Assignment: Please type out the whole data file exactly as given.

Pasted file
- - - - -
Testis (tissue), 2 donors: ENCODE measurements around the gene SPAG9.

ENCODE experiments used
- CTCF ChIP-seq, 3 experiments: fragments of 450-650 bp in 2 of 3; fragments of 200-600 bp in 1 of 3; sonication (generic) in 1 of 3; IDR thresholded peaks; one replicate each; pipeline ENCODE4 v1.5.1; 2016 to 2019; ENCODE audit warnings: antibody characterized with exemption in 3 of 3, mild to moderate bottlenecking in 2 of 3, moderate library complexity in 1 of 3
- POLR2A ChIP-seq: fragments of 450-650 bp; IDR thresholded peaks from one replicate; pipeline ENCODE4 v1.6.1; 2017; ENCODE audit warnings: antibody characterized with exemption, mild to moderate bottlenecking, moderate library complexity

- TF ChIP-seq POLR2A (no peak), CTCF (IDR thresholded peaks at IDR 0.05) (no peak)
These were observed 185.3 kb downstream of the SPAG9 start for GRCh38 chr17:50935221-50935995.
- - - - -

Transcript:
Testis (tissue), 2 donors: ENCODE measurements around the gene SPAG9.

ENCODE experiments used
- CTCF ChIP-seq, 3 experiments: fragments of 450-650 bp in 2 of 3; fragments of 200-600 bp in 1 of 3; sonication (generic) in 1 of 3; IDR thresholded peaks; one replicate each; pipeline ENCODE4 v1.5.1; 2016 to 2019; ENCODE audit warnings: antibody characterized with exemption in 3 of 3, mild to moderate bottlenecking in 2 of 3, moderate library complexity in 1 of 3
- POLR2A ChIP-seq: fragments of 450-650 bp; IDR thresholded peaks from one replicate; pipeline ENCODE4 v1.6.1; 2017; ENCODE audit warnings: antibody characterized with exemption, mild to moderate bottlenecking, moderate library complexity

- TF ChIP-seq POLR2A (no peak), CTCF (IDR thresholded peaks at IDR 0.05) (no peak)
These were observed 185.3 kb downstream of the SPAG9 start for GRCh38 chr17:50935221-50935995.